Thank you for this delightful and simple treat. A keeper.
creamtea January 4, 2021
Hi Kathy:
Glad you tried and liked our recipe!
Beile, Bella, Bayla is a common name. Sossie is less so (might be the Polish spelling or a transliteration) but I have seen it. Pronounced Zoshe, or maybe Zoshya. Not sure if it is a nickname for Shoshana and even my mother is not sure. It would be a Yiddish version of her name in any case.
Kathy I. January 4, 2021
Thank you so much for this quick reply. Now I am wondering if someone I know in our congregation, whose given name is Susie (NOT Sue or Susan or any other variant), might have been named for a Sossie. I'll ask her. Be well. We are so enjoying the bars!
healthierkitchen February 13, 2017
thank you for sharing this!
MaMaZu February 6, 2017
My mother made a very similar recipe with whatever preserves were in hand. I remember all of my older brothers friends coming over whenever they heard a batch was in the oven.
L B. February 5, 2017
Thank you for sharing the recipe and the photo, both so very precious. I will love making these cookies and remembering your Grandmother. I can see by her gentle face and eyes why she was loved by all.
creamtea February 5, 2017
Thank you for your note, I hope you enjoy them!
creamtea February 5, 2017
(and thank you, too, for your kind thoughts)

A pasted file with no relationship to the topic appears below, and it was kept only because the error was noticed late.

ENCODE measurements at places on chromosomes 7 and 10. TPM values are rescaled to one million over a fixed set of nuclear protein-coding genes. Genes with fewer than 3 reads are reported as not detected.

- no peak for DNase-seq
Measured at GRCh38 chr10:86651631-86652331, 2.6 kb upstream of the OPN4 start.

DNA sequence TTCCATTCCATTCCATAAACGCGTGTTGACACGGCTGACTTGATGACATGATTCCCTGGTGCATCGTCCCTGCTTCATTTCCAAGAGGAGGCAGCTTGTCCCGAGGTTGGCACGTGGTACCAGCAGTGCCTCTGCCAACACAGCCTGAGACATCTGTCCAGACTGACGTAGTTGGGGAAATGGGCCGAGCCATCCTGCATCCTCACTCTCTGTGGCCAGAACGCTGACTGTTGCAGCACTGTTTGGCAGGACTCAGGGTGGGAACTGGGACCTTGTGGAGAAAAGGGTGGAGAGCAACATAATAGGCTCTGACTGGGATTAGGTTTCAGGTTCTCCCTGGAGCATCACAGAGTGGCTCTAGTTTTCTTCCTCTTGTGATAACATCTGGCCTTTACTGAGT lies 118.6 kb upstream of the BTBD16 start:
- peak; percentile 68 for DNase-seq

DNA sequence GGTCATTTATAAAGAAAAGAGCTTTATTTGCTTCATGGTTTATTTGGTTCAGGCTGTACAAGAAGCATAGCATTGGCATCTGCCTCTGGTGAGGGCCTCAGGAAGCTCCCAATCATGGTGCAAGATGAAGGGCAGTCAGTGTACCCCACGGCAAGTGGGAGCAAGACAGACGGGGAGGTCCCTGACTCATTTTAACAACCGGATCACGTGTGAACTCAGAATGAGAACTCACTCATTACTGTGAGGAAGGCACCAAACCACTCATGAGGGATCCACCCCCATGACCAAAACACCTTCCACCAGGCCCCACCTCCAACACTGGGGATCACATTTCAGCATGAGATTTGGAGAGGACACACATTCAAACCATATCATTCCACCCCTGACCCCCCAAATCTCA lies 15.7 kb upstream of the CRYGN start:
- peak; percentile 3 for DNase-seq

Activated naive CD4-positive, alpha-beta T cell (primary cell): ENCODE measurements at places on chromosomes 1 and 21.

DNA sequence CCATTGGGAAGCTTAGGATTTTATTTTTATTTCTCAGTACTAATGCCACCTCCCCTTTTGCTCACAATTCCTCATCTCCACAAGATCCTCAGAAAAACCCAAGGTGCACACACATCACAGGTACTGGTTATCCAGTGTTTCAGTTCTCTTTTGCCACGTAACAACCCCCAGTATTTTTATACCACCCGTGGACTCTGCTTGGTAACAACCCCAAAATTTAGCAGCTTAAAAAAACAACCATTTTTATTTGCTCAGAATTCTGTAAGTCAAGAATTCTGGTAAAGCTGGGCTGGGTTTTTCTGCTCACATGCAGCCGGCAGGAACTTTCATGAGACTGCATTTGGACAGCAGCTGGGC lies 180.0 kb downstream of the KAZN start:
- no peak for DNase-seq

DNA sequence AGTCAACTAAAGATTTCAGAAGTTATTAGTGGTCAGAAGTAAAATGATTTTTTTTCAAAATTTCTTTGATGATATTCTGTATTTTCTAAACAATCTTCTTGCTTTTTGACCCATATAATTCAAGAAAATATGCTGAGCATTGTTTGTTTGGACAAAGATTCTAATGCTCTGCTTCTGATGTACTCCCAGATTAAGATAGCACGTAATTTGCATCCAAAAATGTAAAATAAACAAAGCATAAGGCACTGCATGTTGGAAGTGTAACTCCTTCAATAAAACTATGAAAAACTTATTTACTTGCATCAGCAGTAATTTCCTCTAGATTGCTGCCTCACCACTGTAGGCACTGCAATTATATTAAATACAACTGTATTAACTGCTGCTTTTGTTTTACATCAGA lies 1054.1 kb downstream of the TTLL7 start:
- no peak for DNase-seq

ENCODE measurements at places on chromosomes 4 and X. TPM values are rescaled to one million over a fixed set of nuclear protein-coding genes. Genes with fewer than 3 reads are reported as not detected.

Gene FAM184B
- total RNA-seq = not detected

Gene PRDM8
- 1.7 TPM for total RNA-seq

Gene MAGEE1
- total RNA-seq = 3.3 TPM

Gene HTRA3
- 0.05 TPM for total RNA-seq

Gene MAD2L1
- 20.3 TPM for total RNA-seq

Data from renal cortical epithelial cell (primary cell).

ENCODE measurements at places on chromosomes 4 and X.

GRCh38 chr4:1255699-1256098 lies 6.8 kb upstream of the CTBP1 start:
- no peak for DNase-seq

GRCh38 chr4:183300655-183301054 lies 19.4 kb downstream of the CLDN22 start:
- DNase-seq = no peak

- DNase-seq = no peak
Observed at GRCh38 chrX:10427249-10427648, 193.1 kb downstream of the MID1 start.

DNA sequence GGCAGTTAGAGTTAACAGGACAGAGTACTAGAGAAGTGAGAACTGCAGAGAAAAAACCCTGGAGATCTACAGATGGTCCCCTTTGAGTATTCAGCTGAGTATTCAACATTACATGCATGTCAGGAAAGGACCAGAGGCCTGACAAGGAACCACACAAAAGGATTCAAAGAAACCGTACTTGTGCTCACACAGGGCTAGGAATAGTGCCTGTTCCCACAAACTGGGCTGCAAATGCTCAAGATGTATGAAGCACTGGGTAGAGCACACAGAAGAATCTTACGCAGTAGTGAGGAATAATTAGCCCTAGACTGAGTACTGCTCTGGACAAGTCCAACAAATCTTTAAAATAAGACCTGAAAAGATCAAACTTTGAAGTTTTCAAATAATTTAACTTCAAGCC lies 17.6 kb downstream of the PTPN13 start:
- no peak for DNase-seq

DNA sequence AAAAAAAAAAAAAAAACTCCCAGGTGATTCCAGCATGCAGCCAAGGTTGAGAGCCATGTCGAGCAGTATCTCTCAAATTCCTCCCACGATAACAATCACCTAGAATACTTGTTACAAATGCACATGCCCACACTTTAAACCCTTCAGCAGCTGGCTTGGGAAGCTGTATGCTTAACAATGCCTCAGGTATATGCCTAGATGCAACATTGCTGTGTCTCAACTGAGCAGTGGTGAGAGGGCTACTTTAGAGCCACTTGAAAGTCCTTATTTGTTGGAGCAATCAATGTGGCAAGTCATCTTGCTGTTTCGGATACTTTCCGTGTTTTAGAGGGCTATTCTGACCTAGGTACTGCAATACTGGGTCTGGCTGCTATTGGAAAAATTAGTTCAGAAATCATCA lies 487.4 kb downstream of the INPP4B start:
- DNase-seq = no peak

Leslye D. February 5, 2017
Sour cherries and preserves can be found at Greek markets, as well as other Mediterranean ethnic food shops.
creamtea February 5, 2017
Yes! also Eastern European ethnic shops! (note that there is a product of sour cherries in syrup: its a different item, and too fluid)
ShaunaF February 5, 2017
Thank you for sharing the recipe, but especially sharing your story of your dear grandmother.
creamtea February 5, 2017
Smaug January 31, 2017
In my experience, sour cherry preserves are not easy to find; my only source in my immediate area is CVS pharmacy, of all places, which carries "Casa Giulia" brand. They have some other somewhat unusual types, too.

Bevi January 31, 2017
Divina Sour Cherry Preserves through Thrive Market.
creamtea January 31, 2017
That's funny that you can get them at CVS. We get them at Trader Joe's or Fairway but they are seasonal and now they are not available. When I do see them I grab a couple jars. My sister uses raspberry preserves.
Smaug January 31, 2017
Never heard of "Divina" brand, but i haven't really searched around. I do buy jam at TJ's- never saw sour cherry, though. Funny, sour cherries are actually in some ways easier to grow than other types (they don't need a pollinator for one thing), and have some real health advantages- as well as making the best pies- but you almost never see them for sale. I understand they're almost all grown in Wisconsin, maybe you can find them there.
Simone January 30, 2017
These look exactly like Hindbærsnitter! A traditional Danish treat, made with raspberry jam as oppose to cherry. Where was your Grandma from?
creamtea January 30, 2017
Curiously enough my niece mentioned that my sis who lives abroad makes them with raspberry. Though we hail from what was formerly called Galicia in Ukraine.
Bevi January 30, 2017
I have cherry preserves laced with cardamom that I made this past summer. I can't wait to make these! Thanks for a lovely recipe and a touching story.
creamtea January 30, 2017
Wow, Bevi!! Let me know how they come out.